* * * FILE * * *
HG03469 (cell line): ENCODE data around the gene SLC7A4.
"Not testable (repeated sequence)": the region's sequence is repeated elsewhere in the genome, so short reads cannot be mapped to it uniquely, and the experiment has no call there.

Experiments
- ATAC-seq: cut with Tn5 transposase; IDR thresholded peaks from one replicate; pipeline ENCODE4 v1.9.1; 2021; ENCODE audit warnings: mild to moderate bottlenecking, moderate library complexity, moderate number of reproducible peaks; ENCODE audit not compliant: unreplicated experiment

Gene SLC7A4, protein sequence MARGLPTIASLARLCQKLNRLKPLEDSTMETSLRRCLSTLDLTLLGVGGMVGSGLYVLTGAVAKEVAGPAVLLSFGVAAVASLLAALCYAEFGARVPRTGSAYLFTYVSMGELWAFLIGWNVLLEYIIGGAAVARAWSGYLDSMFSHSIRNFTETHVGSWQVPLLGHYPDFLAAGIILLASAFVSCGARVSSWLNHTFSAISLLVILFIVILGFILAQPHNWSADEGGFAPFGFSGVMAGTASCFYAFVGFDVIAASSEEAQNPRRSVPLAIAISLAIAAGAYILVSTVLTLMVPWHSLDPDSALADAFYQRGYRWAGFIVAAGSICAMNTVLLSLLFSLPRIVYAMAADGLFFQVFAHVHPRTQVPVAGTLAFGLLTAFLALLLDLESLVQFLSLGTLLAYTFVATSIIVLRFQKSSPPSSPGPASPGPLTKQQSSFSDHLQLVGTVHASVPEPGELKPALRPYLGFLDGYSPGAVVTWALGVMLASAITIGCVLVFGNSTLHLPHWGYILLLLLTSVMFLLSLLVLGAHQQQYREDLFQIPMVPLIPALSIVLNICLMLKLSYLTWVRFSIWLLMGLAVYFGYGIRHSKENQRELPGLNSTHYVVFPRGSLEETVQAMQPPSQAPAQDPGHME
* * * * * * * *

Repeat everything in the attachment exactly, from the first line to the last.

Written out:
HG03469 (cell line): ENCODE data around the gene SLC7A4.
"Not testable (repeated sequence)": the region's sequence is repeated elsewhere in the genome, so short reads cannot be mapped to it uniquely, and the experiment has no call there.

Experiments
- ATAC-seq: cut with Tn5 transposase; IDR thresholded peaks from one replicate; pipeline ENCODE4 v1.9.1; 2021; ENCODE audit warnings: mild to moderate bottlenecking, moderate library complexity, moderate number of reproducible peaks; ENCODE audit not compliant: unreplicated experiment

Gene SLC7A4, protein sequence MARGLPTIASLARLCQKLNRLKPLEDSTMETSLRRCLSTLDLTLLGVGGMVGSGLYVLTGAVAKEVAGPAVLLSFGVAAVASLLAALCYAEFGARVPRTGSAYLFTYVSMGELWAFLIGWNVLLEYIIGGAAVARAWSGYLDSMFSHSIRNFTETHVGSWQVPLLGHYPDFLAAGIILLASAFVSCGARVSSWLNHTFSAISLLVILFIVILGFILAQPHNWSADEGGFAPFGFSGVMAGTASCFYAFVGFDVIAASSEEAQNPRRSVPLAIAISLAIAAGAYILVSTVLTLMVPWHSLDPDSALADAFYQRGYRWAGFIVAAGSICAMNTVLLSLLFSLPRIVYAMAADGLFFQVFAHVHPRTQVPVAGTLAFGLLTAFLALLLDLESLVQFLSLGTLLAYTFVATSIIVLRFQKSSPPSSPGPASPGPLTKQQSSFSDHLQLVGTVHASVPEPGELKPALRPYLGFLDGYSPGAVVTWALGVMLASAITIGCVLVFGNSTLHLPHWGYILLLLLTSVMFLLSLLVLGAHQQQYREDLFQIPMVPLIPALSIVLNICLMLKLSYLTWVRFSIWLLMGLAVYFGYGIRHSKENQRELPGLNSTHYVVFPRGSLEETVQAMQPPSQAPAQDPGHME